User’s Guide : Estimation and Solution Options : Optimization Algorithms
  
Optimization Algorithms
 
Second Derivative Methods
Newton-Raphson
Quadratic hill-climbing (Goldfeld-Quandt)
First Derivative Methods
Gauss-Newton/BHHH
Marquardt
Choosing the step size
Derivative free methods
Given the importance of the proper setting of EViews estimation options, it may prove useful to review briefly various basic optimization algorithms used in nonlinear estimation. Recall that the problem faced in non-linear estimation is to find the values of parameters that optimize (maximize or minimize) an objective function .
Iterative optimization algorithms work by taking an initial set of values for the parameters, say , then performing calculations based on these values to obtain a better set of parameter values, . This process is repeated for , and so on until the objective function no longer improves between iterations.
There are three main parts to the optimization process: (1) obtaining the initial parameter values, (2) updating the candidate parameter vector at each iteration, and (3) determining when we have reached the optimum.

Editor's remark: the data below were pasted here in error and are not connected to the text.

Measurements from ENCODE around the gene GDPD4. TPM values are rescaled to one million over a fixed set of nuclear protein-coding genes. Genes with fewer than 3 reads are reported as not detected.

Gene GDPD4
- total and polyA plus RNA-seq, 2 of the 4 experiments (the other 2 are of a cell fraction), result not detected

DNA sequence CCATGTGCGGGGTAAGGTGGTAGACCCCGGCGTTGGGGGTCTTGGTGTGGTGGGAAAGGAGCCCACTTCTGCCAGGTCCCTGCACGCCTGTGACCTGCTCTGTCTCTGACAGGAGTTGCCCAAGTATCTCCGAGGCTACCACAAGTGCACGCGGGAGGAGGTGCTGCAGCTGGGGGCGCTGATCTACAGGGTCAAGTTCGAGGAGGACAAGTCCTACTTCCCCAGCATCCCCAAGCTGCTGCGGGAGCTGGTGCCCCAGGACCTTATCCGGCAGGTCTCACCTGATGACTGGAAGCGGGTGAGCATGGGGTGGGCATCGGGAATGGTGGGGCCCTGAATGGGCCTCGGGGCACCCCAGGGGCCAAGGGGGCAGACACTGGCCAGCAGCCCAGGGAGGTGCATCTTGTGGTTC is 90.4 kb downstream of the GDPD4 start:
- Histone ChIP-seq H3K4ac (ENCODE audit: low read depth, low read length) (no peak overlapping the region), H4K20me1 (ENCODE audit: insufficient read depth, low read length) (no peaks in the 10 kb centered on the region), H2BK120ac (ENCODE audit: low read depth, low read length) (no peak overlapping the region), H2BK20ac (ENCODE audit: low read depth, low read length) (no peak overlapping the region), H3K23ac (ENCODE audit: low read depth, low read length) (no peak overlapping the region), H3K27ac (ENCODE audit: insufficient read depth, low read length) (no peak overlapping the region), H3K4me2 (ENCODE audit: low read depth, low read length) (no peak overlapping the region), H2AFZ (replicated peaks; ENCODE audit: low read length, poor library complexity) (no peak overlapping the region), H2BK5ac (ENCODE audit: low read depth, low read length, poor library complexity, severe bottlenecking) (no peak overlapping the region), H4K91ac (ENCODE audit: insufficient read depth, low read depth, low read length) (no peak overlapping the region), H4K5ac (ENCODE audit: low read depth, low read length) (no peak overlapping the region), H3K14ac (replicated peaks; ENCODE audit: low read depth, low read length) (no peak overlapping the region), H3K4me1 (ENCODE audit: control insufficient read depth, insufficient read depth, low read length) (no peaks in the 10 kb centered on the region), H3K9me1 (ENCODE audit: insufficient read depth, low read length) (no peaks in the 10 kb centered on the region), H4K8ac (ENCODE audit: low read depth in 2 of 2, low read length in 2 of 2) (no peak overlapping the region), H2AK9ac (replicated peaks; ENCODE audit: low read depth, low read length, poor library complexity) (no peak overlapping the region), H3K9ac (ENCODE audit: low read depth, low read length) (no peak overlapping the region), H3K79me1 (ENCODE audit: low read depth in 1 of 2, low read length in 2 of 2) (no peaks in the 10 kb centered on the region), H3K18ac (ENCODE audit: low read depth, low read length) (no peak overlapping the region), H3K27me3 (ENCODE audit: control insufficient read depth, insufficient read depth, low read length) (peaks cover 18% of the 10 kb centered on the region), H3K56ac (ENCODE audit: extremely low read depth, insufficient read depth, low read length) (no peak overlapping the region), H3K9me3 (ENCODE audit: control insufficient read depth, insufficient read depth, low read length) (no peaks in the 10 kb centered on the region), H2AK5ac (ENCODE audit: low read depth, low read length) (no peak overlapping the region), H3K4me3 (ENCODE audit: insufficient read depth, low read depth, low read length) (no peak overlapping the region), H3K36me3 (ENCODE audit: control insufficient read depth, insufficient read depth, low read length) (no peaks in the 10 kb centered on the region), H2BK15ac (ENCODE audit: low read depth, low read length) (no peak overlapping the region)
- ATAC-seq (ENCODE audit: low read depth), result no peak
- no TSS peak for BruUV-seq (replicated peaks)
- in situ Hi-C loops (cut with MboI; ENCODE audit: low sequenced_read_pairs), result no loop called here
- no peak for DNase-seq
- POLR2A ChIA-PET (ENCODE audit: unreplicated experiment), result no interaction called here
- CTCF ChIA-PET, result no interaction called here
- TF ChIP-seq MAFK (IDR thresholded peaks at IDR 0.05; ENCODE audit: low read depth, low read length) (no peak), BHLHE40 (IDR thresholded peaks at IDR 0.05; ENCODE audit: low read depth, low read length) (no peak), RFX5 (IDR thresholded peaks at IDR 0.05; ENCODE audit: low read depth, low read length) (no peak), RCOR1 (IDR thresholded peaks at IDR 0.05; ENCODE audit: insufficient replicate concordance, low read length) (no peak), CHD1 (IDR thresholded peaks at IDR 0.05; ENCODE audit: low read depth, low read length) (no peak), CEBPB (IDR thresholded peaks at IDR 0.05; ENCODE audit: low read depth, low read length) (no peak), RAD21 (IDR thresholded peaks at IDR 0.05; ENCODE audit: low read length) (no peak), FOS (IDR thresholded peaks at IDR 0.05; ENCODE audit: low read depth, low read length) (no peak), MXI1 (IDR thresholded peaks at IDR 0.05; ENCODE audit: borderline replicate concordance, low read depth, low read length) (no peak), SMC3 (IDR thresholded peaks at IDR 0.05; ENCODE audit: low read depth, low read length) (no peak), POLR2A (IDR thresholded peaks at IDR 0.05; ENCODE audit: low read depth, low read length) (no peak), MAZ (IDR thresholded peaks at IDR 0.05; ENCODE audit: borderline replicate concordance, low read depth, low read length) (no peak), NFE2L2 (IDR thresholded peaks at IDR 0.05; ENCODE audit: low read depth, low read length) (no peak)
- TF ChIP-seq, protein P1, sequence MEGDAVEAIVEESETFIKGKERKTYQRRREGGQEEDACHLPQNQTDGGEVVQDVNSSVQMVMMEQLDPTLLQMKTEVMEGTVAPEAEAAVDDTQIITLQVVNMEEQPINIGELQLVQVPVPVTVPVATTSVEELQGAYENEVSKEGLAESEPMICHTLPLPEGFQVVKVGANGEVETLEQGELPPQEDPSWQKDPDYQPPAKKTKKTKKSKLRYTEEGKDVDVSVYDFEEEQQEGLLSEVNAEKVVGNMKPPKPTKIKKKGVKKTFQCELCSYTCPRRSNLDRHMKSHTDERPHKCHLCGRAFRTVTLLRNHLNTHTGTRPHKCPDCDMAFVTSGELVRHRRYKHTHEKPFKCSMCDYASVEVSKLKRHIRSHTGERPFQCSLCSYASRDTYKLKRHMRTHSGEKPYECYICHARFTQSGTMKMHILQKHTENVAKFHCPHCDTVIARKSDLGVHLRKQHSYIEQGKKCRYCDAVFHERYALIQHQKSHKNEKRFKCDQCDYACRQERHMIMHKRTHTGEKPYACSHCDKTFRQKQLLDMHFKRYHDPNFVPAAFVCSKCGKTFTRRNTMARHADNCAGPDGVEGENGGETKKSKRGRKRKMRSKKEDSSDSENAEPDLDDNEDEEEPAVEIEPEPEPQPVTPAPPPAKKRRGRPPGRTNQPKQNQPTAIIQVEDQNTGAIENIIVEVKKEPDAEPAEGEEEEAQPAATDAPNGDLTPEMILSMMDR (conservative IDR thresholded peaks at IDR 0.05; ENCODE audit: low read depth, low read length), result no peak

If the objective function is globally concave so that there is a single maximum, any algorithm which improves the parameter vector at each iteration will eventually find this maximum (assuming that the size of the steps taken does not become negligible). If the objective function is not globally concave, different algorithms may find different local maxima, but all iterative algorithms will suffer from the same problem of being unable to tell apart a local and a global maximum.
The main thing that distinguishes different algorithms is how quickly they find the maximum. Unfortunately, there are no hard and fast rules. For some problems, one method may be faster, for other problems it may not. EViews provides different algorithms, and will often let you choose which method you would like to use.